News: Iraqi weapon loaders ready to lead
KIRKUK REGIONAL AIR BASE, Iraq -- Three Iraqi airmen recently achieved a significant accomplishment contributing to the Iraqi air force increasingly becoming a self reliant service.
The airmen, assigned to Iraqi air force squadron 3 here, became the first Iraqi weapons loaders certified as a lead weapons crew.
"As a lead weapons crew, they are not only qualified to load weapons, but now they can train and evaluate their fellow Iraqi service members to load weapons as well," said Tech. Sgt. Shawn Mullins, 521st Air Expeditionary Advisory Squadron weapons advisor.
Mullins and Staff Sergeants' Eric Hunt and Phillip Ball, all 521st AEAS weapons advisors, have spent the last few months training the Iraqi airmen and shadowing them to answer their questions ensuring they had a good understanding of the training.
"These guys have been great. Everybody is really sharp," said Sergeant Ball. "Working with these guys, especially getting them brought up as a lead crew and teaching them has been a real pleasure."
Hunt added the Iraqi airmen were dedicated and eager to learn about each step in the weapons loading process.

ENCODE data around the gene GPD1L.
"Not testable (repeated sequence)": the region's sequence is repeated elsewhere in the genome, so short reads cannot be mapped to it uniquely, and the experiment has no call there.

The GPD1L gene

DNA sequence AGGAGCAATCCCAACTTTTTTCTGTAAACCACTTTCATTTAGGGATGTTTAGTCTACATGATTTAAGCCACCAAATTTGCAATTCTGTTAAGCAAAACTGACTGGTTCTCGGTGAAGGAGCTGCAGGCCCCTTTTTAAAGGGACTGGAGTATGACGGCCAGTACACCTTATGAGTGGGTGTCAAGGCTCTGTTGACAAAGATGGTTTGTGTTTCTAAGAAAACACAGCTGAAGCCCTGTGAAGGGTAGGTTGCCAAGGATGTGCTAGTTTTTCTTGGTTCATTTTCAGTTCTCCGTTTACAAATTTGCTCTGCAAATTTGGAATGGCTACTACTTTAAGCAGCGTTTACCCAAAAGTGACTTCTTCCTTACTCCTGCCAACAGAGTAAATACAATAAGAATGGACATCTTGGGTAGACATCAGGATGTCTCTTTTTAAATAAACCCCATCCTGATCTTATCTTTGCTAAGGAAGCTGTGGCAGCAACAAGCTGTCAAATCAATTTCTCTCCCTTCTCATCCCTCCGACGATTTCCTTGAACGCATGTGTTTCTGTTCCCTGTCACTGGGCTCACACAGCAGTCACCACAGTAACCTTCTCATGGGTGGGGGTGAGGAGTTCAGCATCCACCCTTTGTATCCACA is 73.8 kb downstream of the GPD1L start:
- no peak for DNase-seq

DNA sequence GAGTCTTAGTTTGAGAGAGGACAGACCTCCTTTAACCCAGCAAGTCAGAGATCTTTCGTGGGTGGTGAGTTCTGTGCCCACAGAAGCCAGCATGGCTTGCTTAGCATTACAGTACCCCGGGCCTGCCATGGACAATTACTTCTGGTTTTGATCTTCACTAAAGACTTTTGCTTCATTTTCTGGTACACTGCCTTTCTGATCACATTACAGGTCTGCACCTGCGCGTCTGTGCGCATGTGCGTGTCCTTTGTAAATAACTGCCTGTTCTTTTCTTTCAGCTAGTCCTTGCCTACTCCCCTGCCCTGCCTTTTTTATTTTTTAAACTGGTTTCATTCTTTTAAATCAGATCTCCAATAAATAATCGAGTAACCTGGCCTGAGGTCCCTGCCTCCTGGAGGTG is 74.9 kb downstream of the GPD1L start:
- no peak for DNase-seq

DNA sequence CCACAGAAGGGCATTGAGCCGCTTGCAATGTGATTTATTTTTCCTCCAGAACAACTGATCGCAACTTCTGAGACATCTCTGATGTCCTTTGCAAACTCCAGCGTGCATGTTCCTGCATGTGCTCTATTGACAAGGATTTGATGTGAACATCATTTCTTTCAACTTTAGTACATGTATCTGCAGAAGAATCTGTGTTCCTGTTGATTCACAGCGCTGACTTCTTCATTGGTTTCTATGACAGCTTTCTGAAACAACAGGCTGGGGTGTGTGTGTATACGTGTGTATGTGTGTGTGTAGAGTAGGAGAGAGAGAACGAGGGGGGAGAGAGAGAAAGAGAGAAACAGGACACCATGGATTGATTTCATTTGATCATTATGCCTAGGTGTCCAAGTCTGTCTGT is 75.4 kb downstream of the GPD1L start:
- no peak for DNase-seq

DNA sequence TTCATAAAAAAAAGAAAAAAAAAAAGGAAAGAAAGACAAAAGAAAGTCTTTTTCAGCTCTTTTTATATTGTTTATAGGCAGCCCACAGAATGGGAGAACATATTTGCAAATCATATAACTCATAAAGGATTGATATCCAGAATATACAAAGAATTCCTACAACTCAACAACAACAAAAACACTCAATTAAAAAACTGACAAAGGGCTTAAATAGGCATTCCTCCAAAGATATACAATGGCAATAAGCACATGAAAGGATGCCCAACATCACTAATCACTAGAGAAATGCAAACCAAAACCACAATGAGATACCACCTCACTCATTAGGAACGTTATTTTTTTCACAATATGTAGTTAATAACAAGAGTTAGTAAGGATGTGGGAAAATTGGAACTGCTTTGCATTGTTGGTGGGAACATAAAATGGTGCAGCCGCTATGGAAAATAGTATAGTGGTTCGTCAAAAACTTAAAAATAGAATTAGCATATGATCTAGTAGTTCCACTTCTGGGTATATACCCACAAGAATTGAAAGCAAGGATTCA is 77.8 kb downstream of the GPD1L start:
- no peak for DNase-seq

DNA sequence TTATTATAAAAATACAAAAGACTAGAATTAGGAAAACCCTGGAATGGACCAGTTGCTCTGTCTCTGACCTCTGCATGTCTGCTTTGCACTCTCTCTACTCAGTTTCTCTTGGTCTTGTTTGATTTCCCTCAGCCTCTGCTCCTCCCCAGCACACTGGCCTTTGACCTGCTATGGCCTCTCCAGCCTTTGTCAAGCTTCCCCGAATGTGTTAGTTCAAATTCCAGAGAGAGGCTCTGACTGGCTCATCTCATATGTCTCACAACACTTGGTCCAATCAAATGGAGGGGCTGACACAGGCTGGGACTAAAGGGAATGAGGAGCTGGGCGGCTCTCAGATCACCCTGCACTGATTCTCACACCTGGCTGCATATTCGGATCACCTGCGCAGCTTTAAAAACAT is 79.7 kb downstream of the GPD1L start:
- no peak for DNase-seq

"They would start with safety briefs, aircraft safety checks, function checks, and launcher and missile inspections," explained Hunt. "Next, they would practice loading and latching the 100 pound missile into place and the last step is a walk around and inspection referred to as a weapons post load."
As the students progressed through their training with proficiency, the three advisors felt comfortable stepping back and observing with little to no assistance.
Eager to test their ability to perform the tasks they had spent a year mastering, the students challenged their instructors to a weapons loading competition.
Mullins said the objective was to determine who could load two dummy Hellfire missiles onto the wings of an Iraqi air force AC-208B Caravan the fastest, the safest and without any mistakes.
The students won the competition by completing a perfect load in record-setting time. Besting an average load time of 30 to 40 minutes, they executed a textbook load in 17 minutes and 15 seconds.
"It was the fastest load that had been done flawlessly to date," Sergeant Mullins said. "Our load was a minute faster but we had a mistake in there so they still hold the record for the fastest time."
Once the American team called time, their Iraqi competitors now trained to critically observe and evaluate loads, quickly identified a mistake.
"I had a set of circuit breakers that needed to be pushed in at the end of the load," Mullins said.
"We were happy we could win over our teachers," said Warrant Officer 1 Ziyad Asehaim, Iraqi air force weapons load crew member and certifier. "We liked the competition and wanted to compare abilities."
In recognition for their great accomplishments, Maj. Gen. Robert Kane, 321st Air Expeditionary Wing commander, presented the airmen their certifications in a ceremony attended by their fellow Iraqis and U.S. advisors.
Date Posted:08.19.2009 10:10
Location:KIRKUK REGIONAL AIR BASE, IQ
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